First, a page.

Vista is a damaged product that lacks many of the important elements a good operating system would boast. And although it may be a bit cheaper, it’s still not the OS XP was. Say what you will about Windows, but as it stands, XP is one of the best operating systems on the market today and Microsoft shouldn’t lose sight of that.

While I don’t dispute the assertion that Vista has a bad reputation today, if we go back it time to 2005 we see that CNet was also reporting problems with the acceptance of Windows XP at the time.

I seem to remember Windows XP being beaten up pretty good until recently. personally, I dumped Windows XP at home from Windows to OS X. I’d agree it has the largest installed base. I’m not sure I’d agree it’s better than Vista, it depends on how “better” is defined.

On the other hand I don’t see much benefit to the price cut. If people bought a new PC in the past year they had an opportunity to get Vista. Maybe this will spur them the upgrade to a higher flavor? If they didn’t buy Vista with the PC at the time are they really going to spend more money now to get Vista? I think not, although the price drop will coincide with Windows Vista SP1 so there might be a few people who take the plunge. If people bought a PC in 2006 they probably shouldn’t upgrade to Vista, unless they bought what was a high-end machine at the time, so I don’t see price doing much. And if people do buy it and install it on older machines it will only hurt Vista’s reputation even more.

Most copies of Vista will be sold with new hardware, as it should be. No one has mentioned an OEM price drop so this doesn’t seem to be big news. Now if Microsoft was to reduce the number of Vista flavors – Vista Home Premium, Vista Enterprise and maybe Vista Ultimate seems like a good mix (although I’d drop Ultimate – sell the added features as an add-in pack if you must) – then it would be big news and a real improvement. Then reduce the price even more.

The second story was the news that Microsoft had internal dissension over the Vista Capable program. To me this is a bigger problem for Microsoft (and I don’t mean the lawsuit itself) than any Vista problems.

Based on the e-mails it appears Microsoft was more concerned about keeping their partners happy and able to meet their profit targets. They needed to sell older chipsets to do this. These chipsets didn’t have the graphics power needed for some Vista features.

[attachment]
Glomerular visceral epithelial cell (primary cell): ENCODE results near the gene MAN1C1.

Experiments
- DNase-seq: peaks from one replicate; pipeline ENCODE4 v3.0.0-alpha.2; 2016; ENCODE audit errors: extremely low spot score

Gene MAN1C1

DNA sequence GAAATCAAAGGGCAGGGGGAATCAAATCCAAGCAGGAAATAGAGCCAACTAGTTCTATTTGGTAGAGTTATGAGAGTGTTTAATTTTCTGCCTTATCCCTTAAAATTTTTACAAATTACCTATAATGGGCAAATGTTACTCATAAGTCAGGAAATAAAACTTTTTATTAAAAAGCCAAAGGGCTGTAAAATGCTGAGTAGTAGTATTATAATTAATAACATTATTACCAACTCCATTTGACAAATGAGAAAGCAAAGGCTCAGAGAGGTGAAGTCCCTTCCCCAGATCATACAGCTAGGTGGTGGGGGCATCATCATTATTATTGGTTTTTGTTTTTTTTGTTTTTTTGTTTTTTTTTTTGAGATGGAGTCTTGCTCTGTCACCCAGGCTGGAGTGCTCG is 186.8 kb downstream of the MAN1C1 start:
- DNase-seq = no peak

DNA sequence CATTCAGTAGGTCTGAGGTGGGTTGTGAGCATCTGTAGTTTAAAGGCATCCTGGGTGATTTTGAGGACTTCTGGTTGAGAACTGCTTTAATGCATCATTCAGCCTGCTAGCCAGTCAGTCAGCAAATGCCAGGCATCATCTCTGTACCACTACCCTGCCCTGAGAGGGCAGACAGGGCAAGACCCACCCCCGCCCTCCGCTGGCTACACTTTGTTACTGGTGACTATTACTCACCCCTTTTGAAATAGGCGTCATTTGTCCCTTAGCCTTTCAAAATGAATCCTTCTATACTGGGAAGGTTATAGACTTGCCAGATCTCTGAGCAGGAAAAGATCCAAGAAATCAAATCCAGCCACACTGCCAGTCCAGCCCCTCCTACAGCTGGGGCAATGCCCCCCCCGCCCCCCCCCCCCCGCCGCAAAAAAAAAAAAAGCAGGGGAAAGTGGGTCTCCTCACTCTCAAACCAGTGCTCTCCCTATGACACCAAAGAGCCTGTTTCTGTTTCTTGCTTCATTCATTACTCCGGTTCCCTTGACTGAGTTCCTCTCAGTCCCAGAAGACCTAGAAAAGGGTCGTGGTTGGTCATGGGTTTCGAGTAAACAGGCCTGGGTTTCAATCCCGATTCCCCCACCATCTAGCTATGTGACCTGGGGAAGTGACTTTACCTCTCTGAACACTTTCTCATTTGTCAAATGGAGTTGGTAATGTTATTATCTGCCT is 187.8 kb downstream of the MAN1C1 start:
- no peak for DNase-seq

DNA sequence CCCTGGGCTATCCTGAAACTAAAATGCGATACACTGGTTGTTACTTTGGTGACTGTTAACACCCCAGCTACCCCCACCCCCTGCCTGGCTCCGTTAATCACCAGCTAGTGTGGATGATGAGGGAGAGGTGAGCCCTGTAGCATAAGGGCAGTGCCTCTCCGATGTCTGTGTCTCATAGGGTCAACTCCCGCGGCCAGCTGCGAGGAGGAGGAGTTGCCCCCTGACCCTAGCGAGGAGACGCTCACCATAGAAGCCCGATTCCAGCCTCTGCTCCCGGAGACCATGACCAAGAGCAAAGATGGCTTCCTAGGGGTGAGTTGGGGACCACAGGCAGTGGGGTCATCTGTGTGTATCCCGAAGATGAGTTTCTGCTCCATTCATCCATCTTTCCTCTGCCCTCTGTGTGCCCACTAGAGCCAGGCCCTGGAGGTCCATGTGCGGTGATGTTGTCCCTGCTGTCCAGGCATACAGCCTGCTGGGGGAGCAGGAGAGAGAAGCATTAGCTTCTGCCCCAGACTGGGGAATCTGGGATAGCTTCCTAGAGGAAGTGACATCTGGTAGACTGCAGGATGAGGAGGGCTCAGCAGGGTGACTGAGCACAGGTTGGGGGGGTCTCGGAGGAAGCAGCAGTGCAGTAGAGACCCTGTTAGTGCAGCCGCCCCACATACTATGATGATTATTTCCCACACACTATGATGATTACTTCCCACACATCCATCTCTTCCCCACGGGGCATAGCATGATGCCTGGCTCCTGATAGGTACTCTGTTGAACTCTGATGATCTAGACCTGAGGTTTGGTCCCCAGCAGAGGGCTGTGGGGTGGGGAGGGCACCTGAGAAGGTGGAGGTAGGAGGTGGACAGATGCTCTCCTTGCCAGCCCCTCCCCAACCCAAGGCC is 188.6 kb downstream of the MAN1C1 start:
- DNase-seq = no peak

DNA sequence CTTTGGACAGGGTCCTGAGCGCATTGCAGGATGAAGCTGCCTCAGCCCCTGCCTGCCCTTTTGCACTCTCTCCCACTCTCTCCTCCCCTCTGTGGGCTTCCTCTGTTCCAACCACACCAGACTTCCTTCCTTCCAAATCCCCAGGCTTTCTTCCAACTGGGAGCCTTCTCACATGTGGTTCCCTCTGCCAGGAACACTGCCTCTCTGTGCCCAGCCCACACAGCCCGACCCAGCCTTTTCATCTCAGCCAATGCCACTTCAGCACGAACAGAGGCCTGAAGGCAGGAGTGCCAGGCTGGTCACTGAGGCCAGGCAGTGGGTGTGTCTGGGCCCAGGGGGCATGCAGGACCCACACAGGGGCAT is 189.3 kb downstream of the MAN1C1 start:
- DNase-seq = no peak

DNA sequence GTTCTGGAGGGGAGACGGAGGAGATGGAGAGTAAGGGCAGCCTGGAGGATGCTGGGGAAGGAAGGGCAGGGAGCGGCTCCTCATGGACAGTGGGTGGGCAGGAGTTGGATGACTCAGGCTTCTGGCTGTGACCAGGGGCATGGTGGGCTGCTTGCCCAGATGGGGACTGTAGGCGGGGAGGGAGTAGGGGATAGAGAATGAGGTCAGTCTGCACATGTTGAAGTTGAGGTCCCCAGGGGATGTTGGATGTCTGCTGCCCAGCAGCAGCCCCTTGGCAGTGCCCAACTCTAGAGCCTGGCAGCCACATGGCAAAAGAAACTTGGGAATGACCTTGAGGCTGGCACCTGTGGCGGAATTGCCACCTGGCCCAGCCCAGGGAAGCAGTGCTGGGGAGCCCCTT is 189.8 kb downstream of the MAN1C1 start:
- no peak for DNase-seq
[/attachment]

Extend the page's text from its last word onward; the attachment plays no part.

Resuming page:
We have removed the requirement for Vista Capable machines … This was based on a huge concern raised by Intel…

This let Intel keep selling their older chipsets. What’s interesting here is that companies which were closer to the PC end-users didn’t seem to like this change. Even though on the surface it appears their marketing departments would have liked the change (assuming marketing always has a short-term view)

Ramano [John Romano, Senior VP of HP’s Consumer PC Group] specifically told Jim that HP will invest in graphics if MS would give him 100% assurance that we would not budge for Intel.

So HP was willing to invest the money to meet the requirements of Vista as long as they knew they could count on Microsoft to force Intel’s hand (Oh well). Even Wal-Mart was unhappy with the change, and they sell low-end, low-cost PCs.

Wal-Mart was very vocal today regarding the Windows Vista Capable messaging. They are extremely disappointed in the fact that standards were lowered and feel like customer confusion will ensue. … They also went so far as to say they wish Windows Home Basic was not even in the SKU lineup. … Please give this some consideration; it would be a lot less costly to do the right thing for the customer now than to spend dollars on the back end trying to fix the problem.

It appears Wal-Mart was able to predict the future. Yet, despite these protests from retailers who sell directly to end-users Microsoft appears to have been more concerned with keeping Intel happy.

I’ve been of the opinion that Microsoft has lost site of their customer and it’s their biggest problem. Now Microsoft is a big company and not everyone is completely desensitized to the computer user, but once the bureaucracy kicks in it seems territories and internal politics take precedence over product quality and customer experience. Hopefully Microsoft will learn from this and focus on the product and customer experience again.